Time for another garden update (at 9 weeks since first seeds planted now)!
Perhaps the thing that I am most proud of is that every one of the crops that I have planted has been from seed. With the exception of the spring onions (that just rotted in the ground) - every crop planted has done well!
The zucchini were watered too much - so most rotted - but I'm hopeful that some are growing now and most of the moisture has gone out which will hopefully mean some zucchinis to pick soon!
The other really good thing is that I haven't used a single chemical on this garden - fully organic! The really fun part is making sure that you pick the slugs, crickets, frogs or other things out from the plants and crops when you pick them (and before you eat them - especially the lettuce heads)!
Pak choy and zucchini
Snow peas in February
Snow peas are doing well
Strings are helping to find the peas ready to pick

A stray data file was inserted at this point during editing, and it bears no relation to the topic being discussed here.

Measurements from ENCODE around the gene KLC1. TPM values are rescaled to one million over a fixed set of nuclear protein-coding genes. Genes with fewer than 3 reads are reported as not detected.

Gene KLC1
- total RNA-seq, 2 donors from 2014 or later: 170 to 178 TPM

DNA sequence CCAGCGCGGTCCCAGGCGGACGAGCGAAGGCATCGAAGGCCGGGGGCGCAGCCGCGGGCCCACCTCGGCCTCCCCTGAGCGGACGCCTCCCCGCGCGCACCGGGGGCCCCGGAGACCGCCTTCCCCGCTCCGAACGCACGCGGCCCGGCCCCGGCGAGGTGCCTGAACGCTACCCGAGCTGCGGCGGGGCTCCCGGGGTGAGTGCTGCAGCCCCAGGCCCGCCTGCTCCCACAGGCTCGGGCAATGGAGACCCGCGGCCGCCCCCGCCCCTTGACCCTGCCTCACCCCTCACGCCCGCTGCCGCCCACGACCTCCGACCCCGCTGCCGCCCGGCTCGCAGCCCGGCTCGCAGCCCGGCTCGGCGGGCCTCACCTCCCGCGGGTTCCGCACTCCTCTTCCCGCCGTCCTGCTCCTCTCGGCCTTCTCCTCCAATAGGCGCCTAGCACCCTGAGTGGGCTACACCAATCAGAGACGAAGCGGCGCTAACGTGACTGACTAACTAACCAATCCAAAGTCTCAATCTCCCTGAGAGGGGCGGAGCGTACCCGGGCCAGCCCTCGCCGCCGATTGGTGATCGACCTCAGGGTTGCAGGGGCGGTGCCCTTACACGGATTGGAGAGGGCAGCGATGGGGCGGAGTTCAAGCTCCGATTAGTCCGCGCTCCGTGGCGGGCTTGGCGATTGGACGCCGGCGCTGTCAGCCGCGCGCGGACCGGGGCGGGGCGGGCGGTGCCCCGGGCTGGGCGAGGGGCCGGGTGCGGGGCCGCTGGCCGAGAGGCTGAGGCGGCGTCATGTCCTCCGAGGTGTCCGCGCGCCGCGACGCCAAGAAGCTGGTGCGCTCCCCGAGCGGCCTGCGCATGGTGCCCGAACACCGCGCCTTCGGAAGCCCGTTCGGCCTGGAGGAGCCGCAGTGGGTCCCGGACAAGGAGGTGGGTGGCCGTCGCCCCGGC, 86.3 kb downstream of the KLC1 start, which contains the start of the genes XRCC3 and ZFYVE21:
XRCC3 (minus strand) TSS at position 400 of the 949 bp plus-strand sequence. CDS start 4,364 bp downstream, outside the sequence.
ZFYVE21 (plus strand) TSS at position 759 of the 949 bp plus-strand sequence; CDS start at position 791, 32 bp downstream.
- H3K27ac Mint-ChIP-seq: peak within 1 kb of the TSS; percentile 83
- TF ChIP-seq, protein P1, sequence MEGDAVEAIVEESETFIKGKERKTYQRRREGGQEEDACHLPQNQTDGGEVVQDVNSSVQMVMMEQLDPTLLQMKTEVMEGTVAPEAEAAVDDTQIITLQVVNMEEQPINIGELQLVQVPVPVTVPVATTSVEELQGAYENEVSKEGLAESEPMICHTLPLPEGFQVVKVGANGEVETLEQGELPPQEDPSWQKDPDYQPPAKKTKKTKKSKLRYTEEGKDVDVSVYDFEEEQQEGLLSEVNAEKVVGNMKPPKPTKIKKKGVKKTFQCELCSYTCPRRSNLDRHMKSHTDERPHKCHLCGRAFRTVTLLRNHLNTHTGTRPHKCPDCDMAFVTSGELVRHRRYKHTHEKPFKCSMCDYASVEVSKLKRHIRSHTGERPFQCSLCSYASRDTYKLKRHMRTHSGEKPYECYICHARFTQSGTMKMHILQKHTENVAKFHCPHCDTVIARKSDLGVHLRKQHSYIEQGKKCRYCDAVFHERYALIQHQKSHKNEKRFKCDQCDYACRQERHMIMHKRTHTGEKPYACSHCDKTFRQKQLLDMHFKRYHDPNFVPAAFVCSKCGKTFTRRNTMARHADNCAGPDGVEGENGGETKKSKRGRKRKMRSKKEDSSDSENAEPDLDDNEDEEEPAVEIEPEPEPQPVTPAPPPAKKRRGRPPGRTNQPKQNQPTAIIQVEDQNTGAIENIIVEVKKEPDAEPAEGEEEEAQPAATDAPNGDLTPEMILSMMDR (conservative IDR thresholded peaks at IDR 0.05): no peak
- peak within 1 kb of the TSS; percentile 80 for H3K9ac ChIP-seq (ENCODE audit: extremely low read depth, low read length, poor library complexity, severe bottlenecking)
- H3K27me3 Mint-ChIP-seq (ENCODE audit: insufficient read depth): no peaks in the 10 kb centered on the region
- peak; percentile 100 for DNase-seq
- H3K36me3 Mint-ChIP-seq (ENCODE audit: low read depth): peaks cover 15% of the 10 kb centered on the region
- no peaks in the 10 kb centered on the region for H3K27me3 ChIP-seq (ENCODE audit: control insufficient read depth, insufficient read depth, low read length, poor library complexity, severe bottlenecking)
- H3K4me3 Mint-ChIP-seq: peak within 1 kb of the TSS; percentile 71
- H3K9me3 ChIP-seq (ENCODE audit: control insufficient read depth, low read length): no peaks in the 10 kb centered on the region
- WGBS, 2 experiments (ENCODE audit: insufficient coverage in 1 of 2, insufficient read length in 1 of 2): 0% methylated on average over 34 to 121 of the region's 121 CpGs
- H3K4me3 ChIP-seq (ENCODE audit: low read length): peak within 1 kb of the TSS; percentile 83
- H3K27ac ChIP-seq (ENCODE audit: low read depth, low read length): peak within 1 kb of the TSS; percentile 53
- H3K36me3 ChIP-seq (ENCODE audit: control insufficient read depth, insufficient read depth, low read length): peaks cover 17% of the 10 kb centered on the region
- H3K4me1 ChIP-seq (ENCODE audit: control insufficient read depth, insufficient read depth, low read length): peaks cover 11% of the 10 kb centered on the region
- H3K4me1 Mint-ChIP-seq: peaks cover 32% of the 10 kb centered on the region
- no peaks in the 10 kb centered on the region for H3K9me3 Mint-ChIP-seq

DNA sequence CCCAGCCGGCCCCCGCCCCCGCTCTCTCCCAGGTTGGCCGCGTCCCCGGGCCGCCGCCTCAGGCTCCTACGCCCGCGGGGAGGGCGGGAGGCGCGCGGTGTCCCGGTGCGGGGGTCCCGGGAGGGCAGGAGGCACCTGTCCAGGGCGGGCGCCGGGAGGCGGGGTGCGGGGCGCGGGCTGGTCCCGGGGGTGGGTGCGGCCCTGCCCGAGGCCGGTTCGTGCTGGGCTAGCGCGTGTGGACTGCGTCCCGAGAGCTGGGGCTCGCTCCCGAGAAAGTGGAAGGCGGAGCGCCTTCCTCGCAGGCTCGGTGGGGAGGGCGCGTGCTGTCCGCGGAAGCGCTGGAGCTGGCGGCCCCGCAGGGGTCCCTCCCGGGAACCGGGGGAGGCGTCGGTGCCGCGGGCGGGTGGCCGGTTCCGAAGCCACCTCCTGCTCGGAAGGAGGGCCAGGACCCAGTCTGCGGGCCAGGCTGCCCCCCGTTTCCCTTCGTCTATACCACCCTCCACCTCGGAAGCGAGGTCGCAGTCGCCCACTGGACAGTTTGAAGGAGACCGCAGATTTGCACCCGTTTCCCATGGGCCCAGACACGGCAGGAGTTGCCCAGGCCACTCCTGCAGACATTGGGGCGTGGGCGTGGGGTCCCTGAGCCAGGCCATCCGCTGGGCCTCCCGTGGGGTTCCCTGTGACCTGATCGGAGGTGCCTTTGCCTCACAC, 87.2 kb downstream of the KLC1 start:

Chy and the boys picking snow peas
Bryce and Liam look for the good ones!
Liam on a green climbing bean hunt - no need anymore (there are heaps ready to pick!)
Amazing fresh veggies to pick from the garden. We've never had so many salads and stirfrys!
Carrots and Rock Melons
Watermelon and Rock Melons going now (have to keep them watered:)
Strawberries on the go
The climbing beans and sweetcorn
The corn is as tall as me! Cobs are growing now.
Capsicums (sweet peppers) have done well. Flowers have started on the plants
(I just have to keep the cucumbers back so they don't get smothered!)
The first garden bed I planted has done well. Those are the cucumbers taking over on the right - they spill onto the right path and into the lettuce now.
The main aisle between the first 2 beds
The lettuce has done really well.
Still tasty and I have sent lots to St. Michaels for the staff to enjoy (so much!)
The climbing beans are now finding the strings I've put up.
Liam and Bryce are enjoying the fresh beans, snow peas and cucumbers
in their school lunches for "munch and crunch" snack.
So cool for the boys to watch the process of veggies and fruit growing to understand the cycle and appreciate what goes into food production! Great pickers, too!